The Cops Everybody Loves

The Cops Everybody Loves

By Chief Joel F. Shults, Ed.D

Who is getting expanded emergency medical care benefits, ballistics vests from fund-raising efforts, legislative protection, and love and respect from nearly everyone? No, not the DARE officer, but the furry cops in the K-9 corps.

With 23 K9 line of duty deaths over the last twelve months, 50,000 police dogs are engaged in dangerous and valuable work across the USA. Varying in tasks from apprehension, public relations, sniffing out narcotics, locating dead bodies, looking for bombs, tracking lost children or escaped prisoners, the K9s and their dedicated handlers prove their value daily. At a cost of from $5,000 to $20,000 to obtain and train, police agency managers can’t assume that they can afford a K9 unit.

Complicating the operation of a K9 unit is the cost of the handler. Because of the unique relationship that is developed in the team, the human asset creates costs as well. Despite common belief, a dog can change handlers, but that transition doesn’t always go well, so the retention and care of the K9 team is part of the total investment. With feeding, housing, ongoing training, and veterinarian costs, the availability of the team can be limited. Add that to the handler’s days off and the police manager recognizes that the number of hours on patrol or assignment will be reduced by those factors. This can limit the option of having a K9 unit for small agencies.

Another limit on K9 use is that, while many dogs are cross-trained, they do have limitations. An explosives detection dog, for example, must alert calmly with minimum movement, such as sitting, to avoid causing ignition of a suspicious device. This obviously differs from a tracking dog’s alert to a scent. Because of the legality of marijuana possession in many states, narcotics detection dogs that were trained to include marijuana in their searches, many drug-detecting dogs have been forced into retirement from that duty. Many agencies still retain marijuana sniffing dogs because of the continued illegal smuggling of black-market marijuana.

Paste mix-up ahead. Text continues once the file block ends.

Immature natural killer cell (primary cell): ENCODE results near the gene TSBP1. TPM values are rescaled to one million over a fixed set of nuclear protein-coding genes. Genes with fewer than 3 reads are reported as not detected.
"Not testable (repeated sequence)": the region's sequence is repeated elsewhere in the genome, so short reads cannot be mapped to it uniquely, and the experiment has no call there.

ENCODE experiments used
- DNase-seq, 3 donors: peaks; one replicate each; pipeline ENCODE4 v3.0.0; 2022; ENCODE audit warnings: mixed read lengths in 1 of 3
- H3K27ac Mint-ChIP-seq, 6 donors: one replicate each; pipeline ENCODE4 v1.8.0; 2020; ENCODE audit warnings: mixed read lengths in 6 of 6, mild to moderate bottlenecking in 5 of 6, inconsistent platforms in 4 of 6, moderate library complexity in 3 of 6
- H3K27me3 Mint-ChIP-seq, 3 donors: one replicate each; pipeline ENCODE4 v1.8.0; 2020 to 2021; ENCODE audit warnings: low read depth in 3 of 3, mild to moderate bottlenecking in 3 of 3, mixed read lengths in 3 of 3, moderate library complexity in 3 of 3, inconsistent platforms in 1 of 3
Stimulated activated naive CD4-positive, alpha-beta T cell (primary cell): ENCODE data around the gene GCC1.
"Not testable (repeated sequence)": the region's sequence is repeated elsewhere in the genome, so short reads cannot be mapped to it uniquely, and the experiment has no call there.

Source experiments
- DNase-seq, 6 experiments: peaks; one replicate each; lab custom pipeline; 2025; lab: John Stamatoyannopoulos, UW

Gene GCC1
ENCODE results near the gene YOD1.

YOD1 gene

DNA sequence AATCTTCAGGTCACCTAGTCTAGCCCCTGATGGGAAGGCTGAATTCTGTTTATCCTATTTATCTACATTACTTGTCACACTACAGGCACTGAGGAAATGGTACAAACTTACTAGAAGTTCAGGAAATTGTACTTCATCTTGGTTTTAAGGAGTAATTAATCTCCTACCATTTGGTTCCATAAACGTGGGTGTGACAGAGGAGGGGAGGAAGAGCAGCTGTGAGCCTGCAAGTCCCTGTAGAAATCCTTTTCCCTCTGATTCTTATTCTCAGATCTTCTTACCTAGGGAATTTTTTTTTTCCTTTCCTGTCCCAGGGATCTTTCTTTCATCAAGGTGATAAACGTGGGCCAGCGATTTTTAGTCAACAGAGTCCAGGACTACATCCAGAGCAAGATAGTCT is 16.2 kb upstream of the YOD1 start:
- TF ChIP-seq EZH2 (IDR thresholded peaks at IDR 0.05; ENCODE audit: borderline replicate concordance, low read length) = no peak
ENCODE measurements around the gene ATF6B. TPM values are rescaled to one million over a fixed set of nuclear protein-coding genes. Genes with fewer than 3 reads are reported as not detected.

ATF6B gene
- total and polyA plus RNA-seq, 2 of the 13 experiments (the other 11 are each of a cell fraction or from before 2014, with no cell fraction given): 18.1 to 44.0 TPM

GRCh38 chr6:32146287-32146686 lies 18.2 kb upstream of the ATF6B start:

Tracking dogs and cadaver dogs are asked to cover large areas with their noses near the ground. The physical strain on the dog’s olfactory senses, along with the excitement that working dogs generate when on the job, they require limited work periods and appropriate work breaks. An agency will get five to eight years of service from a police dog. Many handlers adopt the retired dogs to their family, but others are rescued.

Handlers must be very well trained in search and seizure law. The general rule is that there is no expectation of privacy of the air around us or our car, but the length of a detention and K9 sniff can be attacked at trial if a stop extends beyond a reasonable time. A K9 team may be too far away in some circumstances. Use of force comes into play as well for those animals used for apprehension work. A bite must be justified like any other use of force. The handler and the department may be held liable for injuries.

A variety of breeds are found in police dogs from the classic German shepherd to the low-slung beagle. While you may find the former patrolling a perimeter at a corrections facility, you’ll find the stout beagle sniffing around airports for unlawful imports of fruits, meats, and vegetables that threaten the health of people and crops in the US.

A new use for dogs is as emotional support animals in police stations or during extended emergency duty at command posts. These critters’ job is to be petted and act as a temporary companion to lighten and brighten officers’ days.

Finally, in a futuristic twist, robotic dogs are being introduced to law enforcement agencies to engage in search and hostage situations to look, via remote camera, for people and explosives. With the ability to navigate terrain, the robotic Rover can keep humans out of harm’s way while transporting messages, video images, or packages. An experiment with “Digidog”, a robot K9 tried out by the New York City Police Department, was removed from their inventory after social media backlash. The skeletal dog-like design was deemed “too creepy” for NYPD after social media criticism following a demonstration of the multiple talents of the machine.

Police K9s are revered partners of value across the country, ready to take a bite out of crime.